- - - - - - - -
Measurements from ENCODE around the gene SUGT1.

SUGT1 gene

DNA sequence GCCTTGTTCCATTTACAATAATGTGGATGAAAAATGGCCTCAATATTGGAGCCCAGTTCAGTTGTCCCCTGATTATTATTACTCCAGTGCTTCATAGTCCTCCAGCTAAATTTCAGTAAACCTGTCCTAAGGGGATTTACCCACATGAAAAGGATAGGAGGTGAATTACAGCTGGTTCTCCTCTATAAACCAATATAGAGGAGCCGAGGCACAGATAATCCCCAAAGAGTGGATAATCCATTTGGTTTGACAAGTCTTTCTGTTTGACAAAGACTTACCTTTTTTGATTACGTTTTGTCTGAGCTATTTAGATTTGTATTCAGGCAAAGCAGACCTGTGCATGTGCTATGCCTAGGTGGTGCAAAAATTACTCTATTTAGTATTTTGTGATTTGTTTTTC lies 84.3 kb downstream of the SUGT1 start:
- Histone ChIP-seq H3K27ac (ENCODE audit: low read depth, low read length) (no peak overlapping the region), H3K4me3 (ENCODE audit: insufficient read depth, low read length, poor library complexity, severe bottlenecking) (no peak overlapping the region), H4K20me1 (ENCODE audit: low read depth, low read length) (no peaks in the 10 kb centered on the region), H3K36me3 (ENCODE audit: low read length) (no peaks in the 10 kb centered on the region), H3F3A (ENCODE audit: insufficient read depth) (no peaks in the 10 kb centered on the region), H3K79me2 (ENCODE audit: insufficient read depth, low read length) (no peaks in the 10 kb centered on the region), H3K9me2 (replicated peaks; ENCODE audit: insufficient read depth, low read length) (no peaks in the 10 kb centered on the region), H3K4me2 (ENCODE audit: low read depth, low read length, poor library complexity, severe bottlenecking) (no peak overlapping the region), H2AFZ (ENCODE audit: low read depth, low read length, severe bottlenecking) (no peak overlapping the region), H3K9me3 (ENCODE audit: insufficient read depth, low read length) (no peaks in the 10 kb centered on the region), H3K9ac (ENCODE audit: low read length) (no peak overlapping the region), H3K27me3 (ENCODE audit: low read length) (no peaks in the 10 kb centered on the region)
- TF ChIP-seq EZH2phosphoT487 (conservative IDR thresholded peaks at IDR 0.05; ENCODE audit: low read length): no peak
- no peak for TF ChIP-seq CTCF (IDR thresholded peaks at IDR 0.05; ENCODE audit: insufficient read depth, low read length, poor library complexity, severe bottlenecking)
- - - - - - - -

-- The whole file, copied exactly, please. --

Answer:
Measurements from ENCODE around the gene SUGT1.

SUGT1 gene

DNA sequence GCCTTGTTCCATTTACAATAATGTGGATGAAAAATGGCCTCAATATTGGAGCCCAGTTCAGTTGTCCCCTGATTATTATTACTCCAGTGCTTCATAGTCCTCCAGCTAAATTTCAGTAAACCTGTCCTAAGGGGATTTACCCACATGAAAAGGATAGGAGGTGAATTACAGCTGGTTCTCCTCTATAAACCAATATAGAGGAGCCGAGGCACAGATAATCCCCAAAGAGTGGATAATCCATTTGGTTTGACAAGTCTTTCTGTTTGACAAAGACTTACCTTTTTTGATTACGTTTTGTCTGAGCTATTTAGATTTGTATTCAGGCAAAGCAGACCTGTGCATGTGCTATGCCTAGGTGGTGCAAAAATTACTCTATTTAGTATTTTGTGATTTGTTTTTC lies 84.3 kb downstream of the SUGT1 start:
- Histone ChIP-seq H3K27ac (ENCODE audit: low read depth, low read length) (no peak overlapping the region), H3K4me3 (ENCODE audit: insufficient read depth, low read length, poor library complexity, severe bottlenecking) (no peak overlapping the region), H4K20me1 (ENCODE audit: low read depth, low read length) (no peaks in the 10 kb centered on the region), H3K36me3 (ENCODE audit: low read length) (no peaks in the 10 kb centered on the region), H3F3A (ENCODE audit: insufficient read depth) (no peaks in the 10 kb centered on the region), H3K79me2 (ENCODE audit: insufficient read depth, low read length) (no peaks in the 10 kb centered on the region), H3K9me2 (replicated peaks; ENCODE audit: insufficient read depth, low read length) (no peaks in the 10 kb centered on the region), H3K4me2 (ENCODE audit: low read depth, low read length, poor library complexity, severe bottlenecking) (no peak overlapping the region), H2AFZ (ENCODE audit: low read depth, low read length, severe bottlenecking) (no peak overlapping the region), H3K9me3 (ENCODE audit: insufficient read depth, low read length) (no peaks in the 10 kb centered on the region), H3K9ac (ENCODE audit: low read length) (no peak overlapping the region), H3K27me3 (ENCODE audit: low read length) (no peaks in the 10 kb centered on the region)
- TF ChIP-seq EZH2phosphoT487 (conservative IDR thresholded peaks at IDR 0.05; ENCODE audit: low read length): no peak
- no peak for TF ChIP-seq CTCF (IDR thresholded peaks at IDR 0.05; ENCODE audit: insufficient read depth, low read length, poor library complexity, severe bottlenecking)